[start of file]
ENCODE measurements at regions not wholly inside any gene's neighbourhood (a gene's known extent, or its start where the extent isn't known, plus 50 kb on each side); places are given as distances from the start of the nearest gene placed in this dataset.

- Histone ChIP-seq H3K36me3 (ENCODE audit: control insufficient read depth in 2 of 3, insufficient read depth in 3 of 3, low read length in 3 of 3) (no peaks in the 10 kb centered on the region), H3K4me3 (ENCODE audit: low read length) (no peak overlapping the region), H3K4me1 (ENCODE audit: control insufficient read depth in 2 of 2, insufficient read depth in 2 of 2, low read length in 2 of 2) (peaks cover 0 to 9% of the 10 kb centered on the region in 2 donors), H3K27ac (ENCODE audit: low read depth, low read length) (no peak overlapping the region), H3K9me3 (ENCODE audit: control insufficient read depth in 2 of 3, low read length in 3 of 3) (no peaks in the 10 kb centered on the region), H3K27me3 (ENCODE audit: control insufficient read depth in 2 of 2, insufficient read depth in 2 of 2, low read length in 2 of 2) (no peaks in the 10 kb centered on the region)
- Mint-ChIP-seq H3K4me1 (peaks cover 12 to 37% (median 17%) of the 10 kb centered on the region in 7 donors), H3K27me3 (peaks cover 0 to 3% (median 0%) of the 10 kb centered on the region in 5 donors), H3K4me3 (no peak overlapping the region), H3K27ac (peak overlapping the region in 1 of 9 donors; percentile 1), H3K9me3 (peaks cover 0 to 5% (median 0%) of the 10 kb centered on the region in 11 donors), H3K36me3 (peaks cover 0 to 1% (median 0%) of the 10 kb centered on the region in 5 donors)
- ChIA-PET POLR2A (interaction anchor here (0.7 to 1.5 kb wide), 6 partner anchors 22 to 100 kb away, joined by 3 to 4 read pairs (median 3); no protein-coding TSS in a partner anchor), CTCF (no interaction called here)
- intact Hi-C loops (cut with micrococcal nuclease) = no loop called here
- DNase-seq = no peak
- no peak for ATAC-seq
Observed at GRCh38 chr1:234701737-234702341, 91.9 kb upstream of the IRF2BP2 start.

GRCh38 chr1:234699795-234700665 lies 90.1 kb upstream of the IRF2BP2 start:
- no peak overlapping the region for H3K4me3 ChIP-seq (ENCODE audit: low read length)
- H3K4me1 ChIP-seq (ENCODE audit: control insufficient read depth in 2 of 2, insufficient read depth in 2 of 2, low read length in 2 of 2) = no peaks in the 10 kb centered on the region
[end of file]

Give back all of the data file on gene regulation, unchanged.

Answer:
ENCODE measurements at regions not wholly inside any gene's neighbourhood (a gene's known extent, or its start where the extent isn't known, plus 50 kb on each side); places are given as distances from the start of the nearest gene placed in this dataset.

- Histone ChIP-seq H3K36me3 (ENCODE audit: control insufficient read depth in 2 of 3, insufficient read depth in 3 of 3, low read length in 3 of 3) (no peaks in the 10 kb centered on the region), H3K4me3 (ENCODE audit: low read length) (no peak overlapping the region), H3K4me1 (ENCODE audit: control insufficient read depth in 2 of 2, insufficient read depth in 2 of 2, low read length in 2 of 2) (peaks cover 0 to 9% of the 10 kb centered on the region in 2 donors), H3K27ac (ENCODE audit: low read depth, low read length) (no peak overlapping the region), H3K9me3 (ENCODE audit: control insufficient read depth in 2 of 3, low read length in 3 of 3) (no peaks in the 10 kb centered on the region), H3K27me3 (ENCODE audit: control insufficient read depth in 2 of 2, insufficient read depth in 2 of 2, low read length in 2 of 2) (no peaks in the 10 kb centered on the region)
- Mint-ChIP-seq H3K4me1 (peaks cover 12 to 37% (median 17%) of the 10 kb centered on the region in 7 donors), H3K27me3 (peaks cover 0 to 3% (median 0%) of the 10 kb centered on the region in 5 donors), H3K4me3 (no peak overlapping the region), H3K27ac (peak overlapping the region in 1 of 9 donors; percentile 1), H3K9me3 (peaks cover 0 to 5% (median 0%) of the 10 kb centered on the region in 11 donors), H3K36me3 (peaks cover 0 to 1% (median 0%) of the 10 kb centered on the region in 5 donors)
- ChIA-PET POLR2A (interaction anchor here (0.7 to 1.5 kb wide), 6 partner anchors 22 to 100 kb away, joined by 3 to 4 read pairs (median 3); no protein-coding TSS in a partner anchor), CTCF (no interaction called here)
- intact Hi-C loops (cut with micrococcal nuclease) = no loop called here
- DNase-seq = no peak
- no peak for ATAC-seq
Observed at GRCh38 chr1:234701737-234702341, 91.9 kb upstream of the IRF2BP2 start.

GRCh38 chr1:234699795-234700665 lies 90.1 kb upstream of the IRF2BP2 start:
- no peak overlapping the region for H3K4me3 ChIP-seq (ENCODE audit: low read length)
- H3K4me1 ChIP-seq (ENCODE audit: control insufficient read depth in 2 of 2, insufficient read depth in 2 of 2, low read length in 2 of 2) = no peaks in the 10 kb centered on the region